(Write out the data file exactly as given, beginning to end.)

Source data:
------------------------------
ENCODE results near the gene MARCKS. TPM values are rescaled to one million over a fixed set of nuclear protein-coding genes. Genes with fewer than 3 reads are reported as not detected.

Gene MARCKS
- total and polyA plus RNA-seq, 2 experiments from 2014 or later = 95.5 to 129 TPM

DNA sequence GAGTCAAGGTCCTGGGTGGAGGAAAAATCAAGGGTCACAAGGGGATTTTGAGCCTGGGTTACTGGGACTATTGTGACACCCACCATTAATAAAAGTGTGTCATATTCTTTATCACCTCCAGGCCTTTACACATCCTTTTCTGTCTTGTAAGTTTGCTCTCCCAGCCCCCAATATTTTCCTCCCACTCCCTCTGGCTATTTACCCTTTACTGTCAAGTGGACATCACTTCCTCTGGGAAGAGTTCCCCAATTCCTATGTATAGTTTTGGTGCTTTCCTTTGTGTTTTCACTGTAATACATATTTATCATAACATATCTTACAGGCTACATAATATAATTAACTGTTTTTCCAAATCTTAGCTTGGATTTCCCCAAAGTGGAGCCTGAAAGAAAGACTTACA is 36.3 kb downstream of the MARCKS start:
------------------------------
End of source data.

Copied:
ENCODE results near the gene MARCKS. TPM values are rescaled to one million over a fixed set of nuclear protein-coding genes. Genes with fewer than 3 reads are reported as not detected.

Gene MARCKS
- total and polyA plus RNA-seq, 2 experiments from 2014 or later = 95.5 to 129 TPM

DNA sequence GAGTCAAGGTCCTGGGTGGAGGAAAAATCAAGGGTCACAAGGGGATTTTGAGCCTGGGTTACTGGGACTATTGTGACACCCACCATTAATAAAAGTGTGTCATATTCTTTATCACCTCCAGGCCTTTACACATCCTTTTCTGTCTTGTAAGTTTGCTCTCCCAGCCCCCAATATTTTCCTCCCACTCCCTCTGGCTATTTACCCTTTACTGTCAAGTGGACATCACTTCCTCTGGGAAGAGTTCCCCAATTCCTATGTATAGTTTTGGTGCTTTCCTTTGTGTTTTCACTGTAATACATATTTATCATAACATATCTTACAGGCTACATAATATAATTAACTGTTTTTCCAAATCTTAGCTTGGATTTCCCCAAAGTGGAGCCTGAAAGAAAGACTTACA is 36.3 kb downstream of the MARCKS start: